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Boston and Beyond

October 26, 2012

Unprecedented 'black mold' meningitis a challenge to combat

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While the more common bacterial and viral forms of meningitis tend to strike quickly with obvious symptoms, fungal meningitis grows very slowly and is hard to diagnose. Few antifungal drugs are absorbed into the central nervous system, limiting treatment options. Plus, human cells and fungal cells have a lot of similarities, making it hard to attack the fungus without side effects, Kauffman explained.

The main culprit in this outbreak is a black mold called Exserohilum rostratum, common in dirt and grasses. Only 33 human infections previously had been reported, mostly eye or skin infections in people with weak immune systems, Casadevall said.

Here’s how scientists think it’s sneaking into the well-guarded spinal cord and brain of a healthy person:

—The steroid injected near the spine reduces inflammation, one of the immune system’s defenses against contamination.

—The mold grows quietly until enough accumulates for it to burrow a tiny hole, or abscess, into the lining of the spinal canal, said Dr. William Schaffner of Vanderbilt University. Reaching the spinal fluid inside offers a direct pathway to the brain.

—The fungus’ color signals how intractable it is. Brown-black molds produce melanin, the same chemical that helps human skin tan. It guards against the sun’s mold-killing ultraviolet rays — and inside people, it fends off both antifungal drugs and other immune-system attacks, Casadevall said.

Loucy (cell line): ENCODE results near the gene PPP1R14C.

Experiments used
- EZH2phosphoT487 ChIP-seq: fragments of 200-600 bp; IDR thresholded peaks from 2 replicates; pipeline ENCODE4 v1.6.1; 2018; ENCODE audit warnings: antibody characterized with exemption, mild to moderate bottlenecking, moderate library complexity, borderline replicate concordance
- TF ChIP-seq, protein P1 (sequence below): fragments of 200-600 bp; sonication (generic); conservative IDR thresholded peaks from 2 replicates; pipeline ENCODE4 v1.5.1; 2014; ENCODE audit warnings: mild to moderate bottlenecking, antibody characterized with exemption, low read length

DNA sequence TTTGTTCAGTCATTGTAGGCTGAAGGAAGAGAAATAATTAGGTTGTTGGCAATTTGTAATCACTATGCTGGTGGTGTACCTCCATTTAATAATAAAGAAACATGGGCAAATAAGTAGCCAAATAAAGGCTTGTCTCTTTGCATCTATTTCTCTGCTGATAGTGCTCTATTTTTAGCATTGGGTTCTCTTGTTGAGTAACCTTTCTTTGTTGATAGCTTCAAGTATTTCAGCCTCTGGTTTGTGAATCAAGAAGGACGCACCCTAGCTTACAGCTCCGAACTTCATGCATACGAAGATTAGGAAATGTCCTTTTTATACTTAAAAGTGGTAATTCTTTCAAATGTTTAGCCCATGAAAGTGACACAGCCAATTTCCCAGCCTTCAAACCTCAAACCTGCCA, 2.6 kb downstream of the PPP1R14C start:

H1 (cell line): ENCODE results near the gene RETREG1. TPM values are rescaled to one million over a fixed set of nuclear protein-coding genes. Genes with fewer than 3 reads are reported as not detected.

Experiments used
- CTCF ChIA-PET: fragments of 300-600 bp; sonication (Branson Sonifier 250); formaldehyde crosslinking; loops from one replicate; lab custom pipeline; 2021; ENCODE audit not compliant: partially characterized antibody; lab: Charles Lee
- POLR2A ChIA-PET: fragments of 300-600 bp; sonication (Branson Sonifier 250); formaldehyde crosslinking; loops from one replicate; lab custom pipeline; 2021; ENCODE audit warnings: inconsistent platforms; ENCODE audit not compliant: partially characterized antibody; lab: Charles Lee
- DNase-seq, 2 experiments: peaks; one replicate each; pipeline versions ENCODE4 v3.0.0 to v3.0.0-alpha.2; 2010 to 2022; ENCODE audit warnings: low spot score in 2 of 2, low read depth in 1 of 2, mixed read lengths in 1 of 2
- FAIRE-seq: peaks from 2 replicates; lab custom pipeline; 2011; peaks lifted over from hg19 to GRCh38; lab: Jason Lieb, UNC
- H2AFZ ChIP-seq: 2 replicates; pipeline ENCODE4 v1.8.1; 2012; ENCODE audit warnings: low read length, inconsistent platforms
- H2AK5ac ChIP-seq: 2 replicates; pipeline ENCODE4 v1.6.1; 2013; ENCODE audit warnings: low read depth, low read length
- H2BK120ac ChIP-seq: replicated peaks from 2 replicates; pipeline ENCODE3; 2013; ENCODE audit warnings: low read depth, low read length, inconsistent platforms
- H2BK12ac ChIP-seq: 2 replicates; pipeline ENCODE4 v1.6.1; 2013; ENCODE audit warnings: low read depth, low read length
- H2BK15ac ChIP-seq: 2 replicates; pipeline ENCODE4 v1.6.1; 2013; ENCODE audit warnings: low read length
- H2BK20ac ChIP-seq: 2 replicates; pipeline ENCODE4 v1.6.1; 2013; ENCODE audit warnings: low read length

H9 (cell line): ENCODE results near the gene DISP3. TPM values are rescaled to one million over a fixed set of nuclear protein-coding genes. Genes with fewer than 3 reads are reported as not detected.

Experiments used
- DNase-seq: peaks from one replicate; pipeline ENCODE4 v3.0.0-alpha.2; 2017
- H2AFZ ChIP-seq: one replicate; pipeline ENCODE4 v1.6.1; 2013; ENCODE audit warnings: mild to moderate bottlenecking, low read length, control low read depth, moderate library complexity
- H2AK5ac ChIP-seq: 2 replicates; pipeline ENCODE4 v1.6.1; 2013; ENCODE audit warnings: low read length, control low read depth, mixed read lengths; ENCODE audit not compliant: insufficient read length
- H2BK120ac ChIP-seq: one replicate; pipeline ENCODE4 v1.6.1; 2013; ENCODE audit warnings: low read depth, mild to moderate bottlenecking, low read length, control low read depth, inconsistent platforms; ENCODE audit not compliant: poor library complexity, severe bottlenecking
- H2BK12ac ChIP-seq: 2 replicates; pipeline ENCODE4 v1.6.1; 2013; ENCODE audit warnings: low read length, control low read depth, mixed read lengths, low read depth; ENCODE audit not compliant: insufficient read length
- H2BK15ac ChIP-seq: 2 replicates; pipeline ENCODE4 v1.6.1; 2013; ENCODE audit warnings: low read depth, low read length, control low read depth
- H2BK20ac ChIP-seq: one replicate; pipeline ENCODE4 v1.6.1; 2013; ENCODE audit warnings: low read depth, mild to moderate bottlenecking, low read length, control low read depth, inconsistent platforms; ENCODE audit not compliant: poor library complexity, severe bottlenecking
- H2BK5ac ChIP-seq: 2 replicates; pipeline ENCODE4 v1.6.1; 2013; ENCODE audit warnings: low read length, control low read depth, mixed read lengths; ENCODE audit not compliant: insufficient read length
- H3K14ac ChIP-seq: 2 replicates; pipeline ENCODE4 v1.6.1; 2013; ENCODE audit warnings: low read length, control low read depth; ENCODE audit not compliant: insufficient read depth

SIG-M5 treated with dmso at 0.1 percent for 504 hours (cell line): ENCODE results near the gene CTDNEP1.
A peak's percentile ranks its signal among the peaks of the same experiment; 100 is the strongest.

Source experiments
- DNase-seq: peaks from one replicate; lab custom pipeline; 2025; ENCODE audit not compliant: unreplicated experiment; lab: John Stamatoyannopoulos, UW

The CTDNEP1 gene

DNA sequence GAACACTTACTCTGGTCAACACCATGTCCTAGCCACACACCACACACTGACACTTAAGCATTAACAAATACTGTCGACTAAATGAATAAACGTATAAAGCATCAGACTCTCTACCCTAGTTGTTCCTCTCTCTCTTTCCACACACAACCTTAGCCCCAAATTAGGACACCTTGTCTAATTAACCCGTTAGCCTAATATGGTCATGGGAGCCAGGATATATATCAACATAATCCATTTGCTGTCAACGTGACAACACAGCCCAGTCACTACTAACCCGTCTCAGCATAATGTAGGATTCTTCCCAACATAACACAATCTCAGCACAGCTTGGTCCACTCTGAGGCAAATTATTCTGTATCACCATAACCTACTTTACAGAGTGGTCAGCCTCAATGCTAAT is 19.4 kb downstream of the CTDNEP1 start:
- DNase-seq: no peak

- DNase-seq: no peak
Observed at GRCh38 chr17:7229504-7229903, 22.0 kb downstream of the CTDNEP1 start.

The good news: Black mold is treatable with a drug named voriconazole, with far fewer side effects than the older treatment initially recommended when the outbreak began.

Still, Kauffman cautioned doctors to carefully monitor patients because differences in metabolism can make levels surge in the bloodstream, causing hallucinations, confusion, nausea and occasionally liver damage. On the flip side, their bodies may process the drug too quickly to battle the fungus. Plus, voriconazole can interact badly with a list of other common medications.

“It’s not clear” how long to treat but at least three months is advised, Kauffman said. It begins with intravenous infusions that are hard to administer outside of a hospital. Then once the patient is stable enough, pills can be used.

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AP Medical Writer Mike Stobbe in New York contributed to this report.

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